Dagmar Wilson dies at 94; organizer of women’s disarmament protesters
In 1961, the Berlin Wall went up, the Cold War arms race was on and Dagmar Wilson, a storybook illustrator and mother of three, steamed into the national spotlight.
A self-described “non-joiner,” Wilson sparked a movement that on Nov. 1, 1961, drew an estimated 50,000 women across the country out of their homes and offices and into the streets to demonstrate for disarmament. Women Strike for Peace, the loose network of activists she founded, mounted the largest national women’s peace protest of the 20th century and helped push the United States and the Soviet Union into signing a nuclear test-ban treaty two years later.
The protesters were not radicals, although Red hunters tried to portray them as such — and failed miserably. They were, like Wilson, well educated, middle-class women in white gloves and tasteful hats who were impelled by fears of radioactive milk and impatience with the men who ran peace groups and governments.
“You know how men are. They talk in abstractions and the technicalities of the bomb, almost as if this were all a game of chess. Well, it isn’t,” Wilson said shortly after the protest. “There are times, it seems to me, when the only thing to do is let out a loud scream.... Just women raising a hue and cry against nuclear weapons for all of them to cut it out.”
Wilson, who was active in Women Strike for Peace through the early 1970s, died of natural causes Jan. 6 in Washington, D.C., said her daughter Sally M. Ballin. She was 94.
Born Dagmar Searchinger in New York City on Jan. 25, 1916, she grew up in Europe, where her father was a CBS radio correspondent. She graduated in 1937 from the Slade School of Fine Art in London. Soon after she married Christopher Wilson and moved to Washington, where he was a British Embassy officer.
When the ‘60s dawned, she was raising three girls and managing a busy career illustrating children’s books. She eventually had 50 titles to her credit, including the classic “Poems to Read to the Very Young,” published in 1961.
In September of that year, philosopher Bertrand Russell, then 89, was arrested for his part in an anti-nuclear bomb demonstration at London’s Trafalgar Square. The night of the arrest Wilson and her husband were hosting a cocktail party at which she expressed her anger at Russell’s jailing. “I felt like chartering a plane and going over to picket the jail,” she said, but none of her guests seemed to share her alarm.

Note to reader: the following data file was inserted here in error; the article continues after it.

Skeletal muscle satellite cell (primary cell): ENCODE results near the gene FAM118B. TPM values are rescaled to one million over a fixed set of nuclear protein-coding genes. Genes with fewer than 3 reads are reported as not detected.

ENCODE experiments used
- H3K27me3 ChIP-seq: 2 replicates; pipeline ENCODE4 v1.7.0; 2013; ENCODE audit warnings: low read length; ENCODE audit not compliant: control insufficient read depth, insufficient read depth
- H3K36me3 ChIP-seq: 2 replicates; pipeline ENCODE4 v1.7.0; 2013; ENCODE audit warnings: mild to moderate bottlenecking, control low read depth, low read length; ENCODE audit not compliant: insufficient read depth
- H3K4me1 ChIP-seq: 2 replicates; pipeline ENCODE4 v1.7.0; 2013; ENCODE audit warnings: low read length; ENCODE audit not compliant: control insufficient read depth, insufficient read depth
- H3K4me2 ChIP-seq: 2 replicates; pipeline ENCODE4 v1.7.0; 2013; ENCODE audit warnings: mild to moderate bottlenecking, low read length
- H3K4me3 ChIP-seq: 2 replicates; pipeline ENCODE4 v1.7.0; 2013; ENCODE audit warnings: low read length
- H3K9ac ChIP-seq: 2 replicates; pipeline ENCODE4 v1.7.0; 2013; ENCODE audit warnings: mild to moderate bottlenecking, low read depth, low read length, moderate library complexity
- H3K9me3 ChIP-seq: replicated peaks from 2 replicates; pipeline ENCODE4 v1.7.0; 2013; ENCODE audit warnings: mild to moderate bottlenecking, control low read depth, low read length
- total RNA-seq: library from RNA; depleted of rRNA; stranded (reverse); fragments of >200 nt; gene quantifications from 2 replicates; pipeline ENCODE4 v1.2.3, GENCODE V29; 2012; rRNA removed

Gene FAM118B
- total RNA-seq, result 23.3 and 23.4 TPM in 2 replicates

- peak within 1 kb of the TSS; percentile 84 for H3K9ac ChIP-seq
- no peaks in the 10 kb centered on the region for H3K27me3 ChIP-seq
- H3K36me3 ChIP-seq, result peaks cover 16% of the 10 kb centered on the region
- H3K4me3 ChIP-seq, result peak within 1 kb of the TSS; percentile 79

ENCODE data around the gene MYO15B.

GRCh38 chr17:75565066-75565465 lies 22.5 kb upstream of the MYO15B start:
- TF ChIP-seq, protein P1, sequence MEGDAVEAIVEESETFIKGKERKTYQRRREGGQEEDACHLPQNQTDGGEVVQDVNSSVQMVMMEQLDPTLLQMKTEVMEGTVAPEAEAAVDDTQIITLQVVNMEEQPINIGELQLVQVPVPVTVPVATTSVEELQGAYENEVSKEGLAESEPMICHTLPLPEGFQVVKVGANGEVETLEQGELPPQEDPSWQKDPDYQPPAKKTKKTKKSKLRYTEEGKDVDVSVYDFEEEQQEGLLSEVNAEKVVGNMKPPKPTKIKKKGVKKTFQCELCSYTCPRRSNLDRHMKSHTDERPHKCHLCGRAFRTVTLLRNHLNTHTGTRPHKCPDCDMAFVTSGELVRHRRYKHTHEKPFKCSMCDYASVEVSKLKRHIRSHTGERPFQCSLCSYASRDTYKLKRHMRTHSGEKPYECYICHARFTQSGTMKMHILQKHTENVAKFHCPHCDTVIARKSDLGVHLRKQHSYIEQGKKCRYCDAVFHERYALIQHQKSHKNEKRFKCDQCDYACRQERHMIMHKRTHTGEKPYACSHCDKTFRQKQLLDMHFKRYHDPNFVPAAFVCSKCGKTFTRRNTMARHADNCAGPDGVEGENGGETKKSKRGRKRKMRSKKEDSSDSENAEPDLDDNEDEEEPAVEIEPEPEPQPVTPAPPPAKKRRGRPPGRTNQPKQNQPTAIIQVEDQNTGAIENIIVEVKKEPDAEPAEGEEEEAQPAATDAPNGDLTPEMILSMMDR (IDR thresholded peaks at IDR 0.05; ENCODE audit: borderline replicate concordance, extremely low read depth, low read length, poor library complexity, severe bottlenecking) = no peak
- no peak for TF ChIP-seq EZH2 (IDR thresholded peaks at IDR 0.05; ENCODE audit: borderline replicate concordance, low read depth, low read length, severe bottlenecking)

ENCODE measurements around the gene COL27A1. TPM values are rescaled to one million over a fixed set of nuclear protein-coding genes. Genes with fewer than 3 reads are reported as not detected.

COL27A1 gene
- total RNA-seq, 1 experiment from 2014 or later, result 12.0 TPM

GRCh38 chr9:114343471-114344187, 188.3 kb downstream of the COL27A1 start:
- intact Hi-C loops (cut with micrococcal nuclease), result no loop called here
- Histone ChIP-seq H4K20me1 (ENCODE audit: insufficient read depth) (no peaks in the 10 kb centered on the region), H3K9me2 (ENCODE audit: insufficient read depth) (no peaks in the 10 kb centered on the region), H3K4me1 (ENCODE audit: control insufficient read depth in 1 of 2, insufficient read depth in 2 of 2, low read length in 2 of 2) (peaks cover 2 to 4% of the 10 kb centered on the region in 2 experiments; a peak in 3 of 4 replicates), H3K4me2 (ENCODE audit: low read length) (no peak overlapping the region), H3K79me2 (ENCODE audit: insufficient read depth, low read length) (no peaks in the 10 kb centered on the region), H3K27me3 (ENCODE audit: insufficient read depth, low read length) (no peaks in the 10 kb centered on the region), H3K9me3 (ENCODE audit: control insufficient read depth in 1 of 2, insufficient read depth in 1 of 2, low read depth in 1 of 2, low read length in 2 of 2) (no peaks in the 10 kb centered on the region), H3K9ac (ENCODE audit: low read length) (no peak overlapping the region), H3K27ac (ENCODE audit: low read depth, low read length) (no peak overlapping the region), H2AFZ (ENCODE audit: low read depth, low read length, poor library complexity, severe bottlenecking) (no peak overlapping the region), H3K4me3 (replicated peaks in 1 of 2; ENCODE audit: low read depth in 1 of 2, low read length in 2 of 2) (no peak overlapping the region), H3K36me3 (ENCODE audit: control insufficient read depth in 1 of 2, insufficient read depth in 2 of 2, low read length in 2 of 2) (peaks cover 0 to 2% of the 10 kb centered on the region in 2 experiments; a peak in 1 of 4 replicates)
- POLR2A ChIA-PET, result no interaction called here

The next day she began calling every woman she knew. Soon afterward, a small group met in her living room. They decided to call themselves Women Strike for Peace and conceived a plan for women to leave their jobs and kitchens for a day in protest of what they believed was impending planetary crisis. Word spread through church groups, PTA networks and women’s clubs, and six weeks later tens of thousands of women in 60 cities, including 4,000 women in Los Angeles, were mobilized.
President Kennedy watched from a White House window as Wilson’s group of 1,500 women demonstrated at the foot of the Washington Monument. That day, the group sent letters to the first lady, Jacqueline Kennedy, and her Soviet counterpart, Nina Khrushchev, imploring them to speak to their husbands about disarmament.
At a news conference two months later, the president said he had received the message of these “extremely earnest” women who were “concerned as we all are of the possibility of nuclear war.” In 1963 he signed a partial nuclear test-ban treaty with the Soviet Union.
Wilson’s high visibility in the protest made her a target of the House Un-American Activities Committee, which subpoenaed her in 1962 along with other Women Strike for Peace members. Dozens of women packed the hearing, turning a somber inquisition into brilliant guerrilla theater.
Whenever a woman rose to testify, another woman rose to present her with a flower, and when she was done speaking, she received hugs, kisses and applause. When Wilson’s turn came, she was given a full bouquet.
She used humor to resist the committee’s efforts to smear her as a Communist sympathizer. Would she, the committee asked, allow Nazis or fascists to join the organization? “If only we could get them!” she replied. Would she permit Communists to hold leadership positions in the group? “Unless everyone in the world joins in this fight, then God help us.”
The next day’s headlines were not flattering to the committee, which had destroyed the reputations of many men and women over the previous decade. One headline was particularly succinct: “Peace Gals Make Red Hunters Look Silly.”
Wilson said later that her appearance before the committee was probably “the one great moment of my life.”
By the end of the decade, a new generation of activists focused on U.S. involvement in Vietnam had flowered. Wilson withdrew to a quieter life as a landscape painter in Loudoun County, Va., where she was involved in local environmental and peace groups.
In addition to Ballin, of Burlington, Vt., she is survived by daughters Clare Wilson of Silver Spring, Md., and Jessica Wilson of Mt. Gilead, Va.; two grandchildren; and two great-grandchildren.
One of Wilson’s last major acts for Women Strike for Peace was a peace mission to Hanoi in 1967, shortly after U.S. bombs began to fall on the city. In the book “The Price of Dissent,” a 2001 collection of oral histories by Bud Schultz and Ruth Schultz, she described waiting by a bombed-out bridge on a moonlit night and recalling how she had gazed “at the same darn moon” before leaving Georgetown two weeks earlier.
“It just gave me an uncanny, ‘one-planet’ feeling,” she said. “We live together on one Earth. Can we do it in peace? I still cherish that dream.”
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